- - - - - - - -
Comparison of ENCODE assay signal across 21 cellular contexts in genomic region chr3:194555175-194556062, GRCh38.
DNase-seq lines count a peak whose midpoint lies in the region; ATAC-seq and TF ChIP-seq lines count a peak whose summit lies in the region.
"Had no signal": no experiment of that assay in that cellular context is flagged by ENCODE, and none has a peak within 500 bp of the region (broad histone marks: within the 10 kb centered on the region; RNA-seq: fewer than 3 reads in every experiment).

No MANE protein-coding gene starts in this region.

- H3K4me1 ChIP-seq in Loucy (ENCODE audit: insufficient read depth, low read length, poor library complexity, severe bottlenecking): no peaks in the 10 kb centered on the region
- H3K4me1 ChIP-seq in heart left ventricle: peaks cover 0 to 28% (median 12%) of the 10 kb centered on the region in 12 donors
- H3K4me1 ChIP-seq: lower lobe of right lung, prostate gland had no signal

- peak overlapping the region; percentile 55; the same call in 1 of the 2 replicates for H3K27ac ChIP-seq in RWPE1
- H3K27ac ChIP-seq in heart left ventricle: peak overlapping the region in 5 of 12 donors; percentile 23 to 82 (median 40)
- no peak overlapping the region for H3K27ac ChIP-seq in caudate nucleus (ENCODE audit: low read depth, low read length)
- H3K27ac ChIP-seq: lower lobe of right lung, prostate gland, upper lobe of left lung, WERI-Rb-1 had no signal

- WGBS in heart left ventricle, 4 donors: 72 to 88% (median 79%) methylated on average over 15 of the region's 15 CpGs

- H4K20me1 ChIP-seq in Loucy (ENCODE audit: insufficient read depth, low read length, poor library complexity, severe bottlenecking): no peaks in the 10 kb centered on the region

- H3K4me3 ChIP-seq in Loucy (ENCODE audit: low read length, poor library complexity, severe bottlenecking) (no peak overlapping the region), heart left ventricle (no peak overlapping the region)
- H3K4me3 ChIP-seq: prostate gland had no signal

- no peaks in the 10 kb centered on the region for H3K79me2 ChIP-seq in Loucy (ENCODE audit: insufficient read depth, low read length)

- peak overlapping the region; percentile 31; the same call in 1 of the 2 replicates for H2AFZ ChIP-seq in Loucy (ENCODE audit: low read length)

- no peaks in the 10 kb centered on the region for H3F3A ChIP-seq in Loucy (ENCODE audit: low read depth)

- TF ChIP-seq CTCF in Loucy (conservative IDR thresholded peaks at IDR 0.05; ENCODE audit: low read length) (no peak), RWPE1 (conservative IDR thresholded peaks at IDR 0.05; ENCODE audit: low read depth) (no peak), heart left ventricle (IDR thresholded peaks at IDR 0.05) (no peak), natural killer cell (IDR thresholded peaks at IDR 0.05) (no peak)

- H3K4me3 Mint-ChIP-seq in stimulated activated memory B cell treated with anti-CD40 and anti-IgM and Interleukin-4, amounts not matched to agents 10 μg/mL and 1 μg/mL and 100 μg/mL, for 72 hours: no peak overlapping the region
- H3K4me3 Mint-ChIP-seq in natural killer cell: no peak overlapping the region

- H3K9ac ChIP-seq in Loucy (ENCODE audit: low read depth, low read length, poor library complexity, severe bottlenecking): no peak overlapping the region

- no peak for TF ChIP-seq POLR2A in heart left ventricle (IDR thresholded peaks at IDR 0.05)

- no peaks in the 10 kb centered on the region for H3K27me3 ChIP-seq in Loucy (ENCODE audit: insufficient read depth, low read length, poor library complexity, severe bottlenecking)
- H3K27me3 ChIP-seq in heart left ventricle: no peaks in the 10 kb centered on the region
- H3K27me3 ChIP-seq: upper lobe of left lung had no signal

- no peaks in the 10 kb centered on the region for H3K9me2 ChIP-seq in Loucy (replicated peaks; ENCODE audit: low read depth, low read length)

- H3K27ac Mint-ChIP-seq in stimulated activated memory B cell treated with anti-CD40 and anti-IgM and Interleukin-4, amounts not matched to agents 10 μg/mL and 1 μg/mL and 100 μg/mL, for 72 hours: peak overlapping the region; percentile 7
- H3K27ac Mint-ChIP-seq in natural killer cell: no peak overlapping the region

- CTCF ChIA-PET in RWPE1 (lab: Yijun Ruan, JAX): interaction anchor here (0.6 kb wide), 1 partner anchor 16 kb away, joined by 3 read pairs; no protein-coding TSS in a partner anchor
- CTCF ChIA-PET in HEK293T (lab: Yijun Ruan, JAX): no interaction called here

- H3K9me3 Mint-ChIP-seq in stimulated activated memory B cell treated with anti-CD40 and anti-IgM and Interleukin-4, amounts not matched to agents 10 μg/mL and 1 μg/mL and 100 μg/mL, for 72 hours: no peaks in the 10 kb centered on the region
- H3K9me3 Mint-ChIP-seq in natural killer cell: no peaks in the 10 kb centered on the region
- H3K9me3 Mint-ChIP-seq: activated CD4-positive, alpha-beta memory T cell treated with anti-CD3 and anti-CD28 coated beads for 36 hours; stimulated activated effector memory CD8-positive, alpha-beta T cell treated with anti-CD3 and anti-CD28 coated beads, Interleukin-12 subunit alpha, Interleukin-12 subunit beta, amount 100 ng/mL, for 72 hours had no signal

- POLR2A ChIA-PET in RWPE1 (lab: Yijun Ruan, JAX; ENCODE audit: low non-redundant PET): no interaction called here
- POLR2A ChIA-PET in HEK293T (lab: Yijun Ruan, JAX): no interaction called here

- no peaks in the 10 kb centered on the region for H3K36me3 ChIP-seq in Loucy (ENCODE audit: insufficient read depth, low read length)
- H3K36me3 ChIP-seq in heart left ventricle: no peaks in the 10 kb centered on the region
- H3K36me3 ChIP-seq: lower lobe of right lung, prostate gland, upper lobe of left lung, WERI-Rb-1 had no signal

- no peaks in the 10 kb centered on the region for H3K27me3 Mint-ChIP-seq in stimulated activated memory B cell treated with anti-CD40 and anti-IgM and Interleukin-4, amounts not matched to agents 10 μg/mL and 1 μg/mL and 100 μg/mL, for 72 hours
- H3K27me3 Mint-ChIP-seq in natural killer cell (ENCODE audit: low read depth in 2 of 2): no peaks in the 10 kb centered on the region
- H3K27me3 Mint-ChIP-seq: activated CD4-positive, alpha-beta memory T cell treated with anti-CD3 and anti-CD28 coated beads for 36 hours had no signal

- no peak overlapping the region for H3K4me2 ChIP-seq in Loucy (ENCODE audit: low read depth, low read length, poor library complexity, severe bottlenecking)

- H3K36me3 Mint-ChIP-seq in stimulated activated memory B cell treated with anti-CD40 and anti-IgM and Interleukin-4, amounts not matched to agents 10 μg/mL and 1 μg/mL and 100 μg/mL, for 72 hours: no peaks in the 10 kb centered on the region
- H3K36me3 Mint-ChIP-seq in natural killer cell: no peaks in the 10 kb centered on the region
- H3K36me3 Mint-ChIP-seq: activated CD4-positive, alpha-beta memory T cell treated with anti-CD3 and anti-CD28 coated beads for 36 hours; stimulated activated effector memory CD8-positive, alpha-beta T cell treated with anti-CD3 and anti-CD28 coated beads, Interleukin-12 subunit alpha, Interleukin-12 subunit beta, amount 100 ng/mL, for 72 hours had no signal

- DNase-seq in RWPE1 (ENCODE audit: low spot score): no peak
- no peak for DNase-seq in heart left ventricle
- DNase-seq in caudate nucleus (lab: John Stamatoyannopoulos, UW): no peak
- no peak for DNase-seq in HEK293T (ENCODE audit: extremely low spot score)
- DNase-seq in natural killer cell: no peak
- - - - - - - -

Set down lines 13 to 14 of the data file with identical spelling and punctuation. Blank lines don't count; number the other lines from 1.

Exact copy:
- H4K20me1 ChIP-seq in Loucy (ENCODE audit: insufficient read depth, low read length, poor library complexity, severe bottlenecking): no peaks in the 10 kb centered on the region

- H3K4me3 ChIP-seq in Loucy (ENCODE audit: low read length, poor library complexity, severe bottlenecking) (no peak overlapping the region), heart left ventricle (no peak overlapping the region)